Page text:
OSLO (Reuters) - Norsk Hydro reported an 82% fall in first-quarter underlying profit on Wednesday as the Norwegian aluminum producer grappled with a curb on its output in Brazil and the impact of a cyber attack.
The cost of the cyber attack amounted to between 300 million crowns and 350 million crowns in the first quarter, down from a previous company estimate of up to 450 million Norwegian crowns ($52 million) given on April 30.
Still, the fallout from the attack would be felt in the second quarter to the tune of an additional 200 million crowns to 250 million crowns of costs.
Hydro shares were up 3.2% at 0940 GMT, among the top performers of the Oslo benchmark index, a much needed boost after falling some 20% year-to-date.
New CEO Hilde Merete Aasheim, who took up the role last month, said a wider turnaround of the company was vital.
“We are not delivering decent returns ... This goes beyond the problems in Brazil or the cyber attack,” she said during an earnings presentation on Wednesday, referring to production issues at its Alunorte alumina refinery in Brazil.
The operating result fell to 559 million Norwegian crowns ($64.3 million) from 3.15 billion crowns a year ago, while analysts in a Reuters poll on average had expected a profit of 123 million crowns.
The earnings report, originally scheduled for release on April 30, had been postponed by five weeks as Hydro struggled to restore systems for reporting, billing and invoicing after hackers penetrated its servers.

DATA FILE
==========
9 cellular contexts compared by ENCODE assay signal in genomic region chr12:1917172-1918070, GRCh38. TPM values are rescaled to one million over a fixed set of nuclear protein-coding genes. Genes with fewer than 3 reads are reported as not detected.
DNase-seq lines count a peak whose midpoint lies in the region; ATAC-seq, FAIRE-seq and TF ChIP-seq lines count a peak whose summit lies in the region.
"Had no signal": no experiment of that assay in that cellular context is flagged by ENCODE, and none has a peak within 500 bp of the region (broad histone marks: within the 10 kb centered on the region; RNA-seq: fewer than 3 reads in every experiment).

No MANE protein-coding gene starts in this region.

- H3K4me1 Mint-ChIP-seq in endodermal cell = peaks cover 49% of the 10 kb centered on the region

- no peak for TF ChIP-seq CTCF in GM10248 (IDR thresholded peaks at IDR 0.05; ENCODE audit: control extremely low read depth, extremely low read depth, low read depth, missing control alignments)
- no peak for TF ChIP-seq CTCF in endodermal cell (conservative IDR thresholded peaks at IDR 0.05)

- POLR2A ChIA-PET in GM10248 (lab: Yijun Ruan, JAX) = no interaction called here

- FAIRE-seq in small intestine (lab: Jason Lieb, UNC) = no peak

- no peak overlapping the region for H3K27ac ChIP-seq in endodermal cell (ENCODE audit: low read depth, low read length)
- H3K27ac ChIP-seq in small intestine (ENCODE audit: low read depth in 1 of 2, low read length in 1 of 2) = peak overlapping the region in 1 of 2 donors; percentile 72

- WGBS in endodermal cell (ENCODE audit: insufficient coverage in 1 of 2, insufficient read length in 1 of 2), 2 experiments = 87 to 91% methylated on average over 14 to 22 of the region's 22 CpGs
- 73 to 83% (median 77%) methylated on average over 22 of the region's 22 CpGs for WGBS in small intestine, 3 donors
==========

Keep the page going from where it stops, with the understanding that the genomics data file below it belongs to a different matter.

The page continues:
Stronger performances across all the firm’s downstream divisions, which turn aluminum into components, helped offset weakness in its primary metal division, which produces aluminum, Credit Suisse said in a research note.
“Q1’2019 was expected to be a difficult quarter due to the cyber-attack,” JP Morgan said in a note to clients.
The company’s IT recovery plan was progressing as scheduled, and will include a strengthening of its cyber security, it added.
Hydro declined to say how much its cyber attack insurance would amount to, but said payments could start appearing in results in the third quarter.
On her first day in the job on May 8, Aasheim announced initiatives to boost profitability and a review of its Rolled Products unit, which makes large aluminum sheets for the automotive and construction industries, following 15 months of production outages.
On Wednesday, Aasheim said boosting cash generation would be a priority and fresh improvement targets would be unveiled on Sept. 24.
“We have not developed profitability in the whole organization,” she said.
She added that rising uncertainty due to the trade war between the United States and China was an added problem.
“We see trade wars, this is influencing the whole global economy and aluminum is closely connected,” she said.
Editing by Jason Neely and Keith Weir